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States of the Union:
An Introduction


Dale Peck


On March 1, Joe Biden will give his annual State of the Union address after his first full year in office. By now the bloom’s gone off the rose of the Biden presidency, if indeed it ever flowered. It was understandable that Democrats, liberals, progressives, radicals, and pretty much anyone even pretending to sanity would breathe a sigh of relief when Donald Trump lost the 2020 election (and actually agreed to leave the White House after the failure of the January 6 coup). One could even see how Biden’s early feints at left-leaning policy positions might kindle the hopes of that broad swath of the American electorate consistently disappointed by the empty rhetoric of the Obama and Clinton presidencies; maybe, we thought, just maybe 79-year-old Uncle Joe, who never actually expected to be president, had decided to go out with a bang. But after entirely predictable Republican stonewalling on the $15 minimum wage, migrant relief, and infrastructure, not to mention the debacle of the US withdrawal from Afghanistan, spiralling inflation, and nationwide assaults on abortion and voting rights, a bee-stung Biden seems content to retreat behind the neoliberal facade perfected by his former boss. Drone attacks continue around the world, the effects of climate change are making themselves increasingly felt, and the obscenely rich grow ever more wealthy from the Covid pandemic, leaving poor and middle-income Americans to foot the bill. And all the while a Republican Party increasingly in thrall to its neofascist wing runs out the clock to the 2020 midterms and 2022 general election.


The State of the Union is typically a time for the president to sum up his [sic] achievements of the previous year and announce his [sic x 2] goals for the coming year. No doubt Biden will hail the return of business as usual while making broad promises about Covid, the environment, and the economy that wouldn’t do much to alleviate any of these problems even if Republicans (and Joe Manchin and Kyrsten Sinema) would allow him to pass them. He’ll assuage Americans’ guilt about the humanitarian crisis unfolding in Afghanistan and attempt to play down the ramifications of war in Ukraine with the “tough talk” that’s proven so effective with Vladimir Putin in the past. He’ll wag Uncle Sam’s finger at Russia and China and maybe the Taliban or Kim Jong-Un or even Donald Trump, the implication being that a Democrat-led United States is not merely different from them, but the model to which all right-thinking people should aspire. And for the fifth or tenth or twentieth time, the same voters who foolishly allowed themselves to hope that this time might be different will sigh the same dejected sigh they’ve been sighing since Bill Clinton promised us universal health care all the way back in 1993, and gird themselves for twelve more months of erosive decline.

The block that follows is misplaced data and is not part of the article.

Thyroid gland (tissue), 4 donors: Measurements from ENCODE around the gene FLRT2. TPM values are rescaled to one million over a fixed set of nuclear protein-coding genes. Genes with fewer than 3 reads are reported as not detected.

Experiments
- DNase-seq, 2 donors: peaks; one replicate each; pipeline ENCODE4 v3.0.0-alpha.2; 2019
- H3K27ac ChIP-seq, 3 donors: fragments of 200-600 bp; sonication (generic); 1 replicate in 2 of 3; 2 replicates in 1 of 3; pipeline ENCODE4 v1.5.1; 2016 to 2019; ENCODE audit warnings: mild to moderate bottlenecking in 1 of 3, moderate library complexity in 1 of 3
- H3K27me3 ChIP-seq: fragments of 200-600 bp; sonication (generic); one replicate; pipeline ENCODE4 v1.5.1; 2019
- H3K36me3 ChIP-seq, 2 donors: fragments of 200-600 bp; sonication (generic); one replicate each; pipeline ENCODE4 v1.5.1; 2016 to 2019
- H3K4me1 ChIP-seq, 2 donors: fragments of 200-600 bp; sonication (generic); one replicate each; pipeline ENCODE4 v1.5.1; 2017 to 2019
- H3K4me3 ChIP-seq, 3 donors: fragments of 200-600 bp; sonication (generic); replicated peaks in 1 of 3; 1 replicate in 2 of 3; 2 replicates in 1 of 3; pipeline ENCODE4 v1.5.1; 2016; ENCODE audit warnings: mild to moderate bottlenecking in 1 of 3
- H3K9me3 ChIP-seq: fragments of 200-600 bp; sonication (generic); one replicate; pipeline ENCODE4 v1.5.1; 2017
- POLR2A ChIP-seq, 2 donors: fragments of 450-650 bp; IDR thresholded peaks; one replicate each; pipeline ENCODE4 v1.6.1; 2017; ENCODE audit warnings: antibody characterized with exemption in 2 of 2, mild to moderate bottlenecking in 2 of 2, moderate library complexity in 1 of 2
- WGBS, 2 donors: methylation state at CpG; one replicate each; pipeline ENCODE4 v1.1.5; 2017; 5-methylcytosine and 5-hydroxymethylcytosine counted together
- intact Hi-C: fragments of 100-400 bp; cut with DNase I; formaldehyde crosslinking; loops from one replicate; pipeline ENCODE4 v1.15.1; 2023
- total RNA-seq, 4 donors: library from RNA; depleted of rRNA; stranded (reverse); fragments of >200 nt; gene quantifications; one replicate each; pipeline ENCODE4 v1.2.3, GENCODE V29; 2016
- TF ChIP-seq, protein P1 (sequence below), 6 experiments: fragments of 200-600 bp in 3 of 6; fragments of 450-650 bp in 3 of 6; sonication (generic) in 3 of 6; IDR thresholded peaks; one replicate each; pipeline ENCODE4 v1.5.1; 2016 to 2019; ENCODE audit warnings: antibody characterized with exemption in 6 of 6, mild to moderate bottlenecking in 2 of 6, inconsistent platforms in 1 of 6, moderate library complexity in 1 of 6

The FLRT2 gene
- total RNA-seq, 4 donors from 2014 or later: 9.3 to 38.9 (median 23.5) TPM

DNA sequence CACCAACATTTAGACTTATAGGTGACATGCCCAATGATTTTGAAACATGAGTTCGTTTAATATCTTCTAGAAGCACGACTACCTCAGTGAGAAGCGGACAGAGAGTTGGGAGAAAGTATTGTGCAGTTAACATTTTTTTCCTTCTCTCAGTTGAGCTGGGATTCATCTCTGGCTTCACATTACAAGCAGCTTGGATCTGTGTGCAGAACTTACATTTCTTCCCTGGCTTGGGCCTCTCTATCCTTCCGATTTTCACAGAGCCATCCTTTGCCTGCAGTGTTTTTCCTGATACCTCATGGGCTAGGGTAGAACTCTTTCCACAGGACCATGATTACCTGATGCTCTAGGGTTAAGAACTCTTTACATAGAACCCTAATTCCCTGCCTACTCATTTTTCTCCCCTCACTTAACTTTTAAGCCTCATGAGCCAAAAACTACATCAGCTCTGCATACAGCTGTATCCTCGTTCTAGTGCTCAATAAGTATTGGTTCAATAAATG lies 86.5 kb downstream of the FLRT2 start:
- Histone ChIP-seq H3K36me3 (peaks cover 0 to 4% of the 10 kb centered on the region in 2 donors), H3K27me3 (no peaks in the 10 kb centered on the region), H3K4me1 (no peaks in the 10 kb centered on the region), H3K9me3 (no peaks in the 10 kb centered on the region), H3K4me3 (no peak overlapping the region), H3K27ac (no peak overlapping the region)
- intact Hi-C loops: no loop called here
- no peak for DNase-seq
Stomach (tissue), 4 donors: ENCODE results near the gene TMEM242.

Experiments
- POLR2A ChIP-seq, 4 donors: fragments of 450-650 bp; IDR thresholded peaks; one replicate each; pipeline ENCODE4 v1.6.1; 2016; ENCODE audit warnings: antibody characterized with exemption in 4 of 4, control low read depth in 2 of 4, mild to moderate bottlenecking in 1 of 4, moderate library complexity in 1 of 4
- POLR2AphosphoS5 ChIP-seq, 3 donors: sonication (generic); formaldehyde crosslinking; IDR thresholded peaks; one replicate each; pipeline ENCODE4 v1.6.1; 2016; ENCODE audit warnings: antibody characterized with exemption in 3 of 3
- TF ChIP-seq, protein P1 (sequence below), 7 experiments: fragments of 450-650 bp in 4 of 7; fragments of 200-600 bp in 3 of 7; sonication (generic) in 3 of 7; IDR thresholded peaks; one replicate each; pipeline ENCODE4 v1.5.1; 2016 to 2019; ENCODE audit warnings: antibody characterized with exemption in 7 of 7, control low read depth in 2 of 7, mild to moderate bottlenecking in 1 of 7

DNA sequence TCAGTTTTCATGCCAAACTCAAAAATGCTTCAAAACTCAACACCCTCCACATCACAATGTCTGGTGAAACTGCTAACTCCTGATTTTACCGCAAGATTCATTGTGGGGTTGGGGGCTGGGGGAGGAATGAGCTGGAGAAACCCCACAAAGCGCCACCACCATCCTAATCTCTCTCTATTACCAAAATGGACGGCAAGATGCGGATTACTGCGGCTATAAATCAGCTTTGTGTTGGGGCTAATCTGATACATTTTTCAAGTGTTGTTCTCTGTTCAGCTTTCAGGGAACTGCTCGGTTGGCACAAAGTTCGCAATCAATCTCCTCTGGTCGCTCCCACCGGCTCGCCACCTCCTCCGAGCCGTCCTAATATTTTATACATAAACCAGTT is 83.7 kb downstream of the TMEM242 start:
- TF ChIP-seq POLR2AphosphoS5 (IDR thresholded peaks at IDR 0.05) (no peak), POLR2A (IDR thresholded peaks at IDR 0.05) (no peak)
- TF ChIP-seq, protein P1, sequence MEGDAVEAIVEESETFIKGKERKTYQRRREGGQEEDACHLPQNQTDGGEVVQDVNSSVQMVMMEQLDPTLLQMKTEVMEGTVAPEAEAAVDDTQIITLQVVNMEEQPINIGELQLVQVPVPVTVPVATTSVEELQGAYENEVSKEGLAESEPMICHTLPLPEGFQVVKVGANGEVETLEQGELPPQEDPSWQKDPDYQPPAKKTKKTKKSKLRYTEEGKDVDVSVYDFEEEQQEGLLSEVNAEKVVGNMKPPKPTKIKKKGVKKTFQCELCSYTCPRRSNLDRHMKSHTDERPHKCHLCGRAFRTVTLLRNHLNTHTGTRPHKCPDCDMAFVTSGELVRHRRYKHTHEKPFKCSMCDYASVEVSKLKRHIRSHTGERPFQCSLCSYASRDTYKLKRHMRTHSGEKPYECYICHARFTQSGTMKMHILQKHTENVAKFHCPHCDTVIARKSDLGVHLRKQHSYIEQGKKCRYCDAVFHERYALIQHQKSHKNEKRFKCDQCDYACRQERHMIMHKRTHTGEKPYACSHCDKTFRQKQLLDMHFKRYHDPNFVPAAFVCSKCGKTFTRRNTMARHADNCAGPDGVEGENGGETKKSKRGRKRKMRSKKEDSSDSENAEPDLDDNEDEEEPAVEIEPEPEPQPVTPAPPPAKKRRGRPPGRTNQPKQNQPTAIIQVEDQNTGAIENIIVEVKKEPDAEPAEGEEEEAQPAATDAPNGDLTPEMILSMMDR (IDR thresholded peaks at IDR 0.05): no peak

It’s traditional for the opposition party to deliver a rebuttal to the State of the Union in one of those empty exercises that the mainstream media likes to characterize as parity or fairness, but this year Evergreen has decided to throw its hat in the ring preemptively. We’ve reached out to writers across the world and asked them to describe the state of their union as a reminder that the world doesn’t revolve around US interests, and that a country referring to itself as the leader of the free world might fare better in the world’s eyes if it paid more attention to the last word in that descriptor, rather than the first. Our goal wasn’t to offer a single unified vision, let alone a panacea for the world’s ills, but, rather, to start a conversation between those portions of the United States designated “American” by the powers that be, and the rest of the world (a good chunk of which just happens to live right here on US soil). The world’s probems, and the solutions to them, are as diverse as its people, and the spectacle of a single man [sic x 3] attempting to sum them up, let alone cure them, is an exercise in empty political theater. And though we don’t expect President Biden to pay any more attention to Evergreen than he does to Major Biden (but hey, there’s a White House cat now!), no conversation can begin until one party opens its mouth to speak. We await the President’s reply.


Dale Peck

Dale Peck is the author of twelve books, including the novels Martin and John and Greenville, the essay collection Hatchet Jobs, and the memoir Visions and Revisions. He is the editor-in-chief of Evergreen.

Image by Hippolyte Baraduc (1850-1902). Reproduced from L'âme humaine: ses mouvements, ses lumières et l'iconographie de l'invisible fluidique (The human soul: its movements, its lights, and the iconography of the fluidic invisible), Paris: Librairie internationale de la pensée nouvelle, 1913.

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